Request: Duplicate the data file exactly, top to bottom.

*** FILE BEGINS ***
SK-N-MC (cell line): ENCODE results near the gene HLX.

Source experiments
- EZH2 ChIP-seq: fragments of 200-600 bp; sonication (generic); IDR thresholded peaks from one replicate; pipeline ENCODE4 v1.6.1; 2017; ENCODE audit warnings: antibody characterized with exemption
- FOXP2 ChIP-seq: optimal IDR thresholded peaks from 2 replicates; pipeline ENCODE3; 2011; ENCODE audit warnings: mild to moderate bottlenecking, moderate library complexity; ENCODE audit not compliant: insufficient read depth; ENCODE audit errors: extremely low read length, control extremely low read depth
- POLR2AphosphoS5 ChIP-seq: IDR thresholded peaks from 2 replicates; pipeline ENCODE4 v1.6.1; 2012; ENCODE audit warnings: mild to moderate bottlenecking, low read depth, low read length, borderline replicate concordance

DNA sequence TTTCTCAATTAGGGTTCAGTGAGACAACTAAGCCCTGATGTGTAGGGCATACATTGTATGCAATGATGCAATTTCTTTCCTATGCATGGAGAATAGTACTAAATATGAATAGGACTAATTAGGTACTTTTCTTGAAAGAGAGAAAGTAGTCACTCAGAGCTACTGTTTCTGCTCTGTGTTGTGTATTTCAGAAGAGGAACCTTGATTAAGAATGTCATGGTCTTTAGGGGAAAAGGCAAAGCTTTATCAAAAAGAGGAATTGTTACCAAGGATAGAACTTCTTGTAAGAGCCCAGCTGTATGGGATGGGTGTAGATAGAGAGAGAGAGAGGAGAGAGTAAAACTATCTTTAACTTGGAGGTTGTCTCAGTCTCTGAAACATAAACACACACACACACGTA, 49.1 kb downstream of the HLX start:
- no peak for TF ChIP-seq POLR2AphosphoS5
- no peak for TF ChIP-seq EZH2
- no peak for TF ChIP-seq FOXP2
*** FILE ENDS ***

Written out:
SK-N-MC (cell line): ENCODE results near the gene HLX.

Source experiments
- EZH2 ChIP-seq: fragments of 200-600 bp; sonication (generic); IDR thresholded peaks from one replicate; pipeline ENCODE4 v1.6.1; 2017; ENCODE audit warnings: antibody characterized with exemption
- FOXP2 ChIP-seq: optimal IDR thresholded peaks from 2 replicates; pipeline ENCODE3; 2011; ENCODE audit warnings: mild to moderate bottlenecking, moderate library complexity; ENCODE audit not compliant: insufficient read depth; ENCODE audit errors: extremely low read length, control extremely low read depth
- POLR2AphosphoS5 ChIP-seq: IDR thresholded peaks from 2 replicates; pipeline ENCODE4 v1.6.1; 2012; ENCODE audit warnings: mild to moderate bottlenecking, low read depth, low read length, borderline replicate concordance

DNA sequence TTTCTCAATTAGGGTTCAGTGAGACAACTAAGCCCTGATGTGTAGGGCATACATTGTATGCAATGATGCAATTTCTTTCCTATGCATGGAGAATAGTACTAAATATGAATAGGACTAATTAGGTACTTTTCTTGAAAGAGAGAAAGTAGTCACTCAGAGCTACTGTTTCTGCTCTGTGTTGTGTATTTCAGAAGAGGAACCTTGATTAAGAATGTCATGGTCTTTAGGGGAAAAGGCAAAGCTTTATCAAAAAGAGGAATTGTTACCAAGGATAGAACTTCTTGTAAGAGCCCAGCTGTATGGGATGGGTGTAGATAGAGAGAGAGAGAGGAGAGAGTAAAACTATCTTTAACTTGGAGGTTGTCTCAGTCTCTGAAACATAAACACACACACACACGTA, 49.1 kb downstream of the HLX start:
- no peak for TF ChIP-seq POLR2AphosphoS5
- no peak for TF ChIP-seq EZH2
- no peak for TF ChIP-seq FOXP2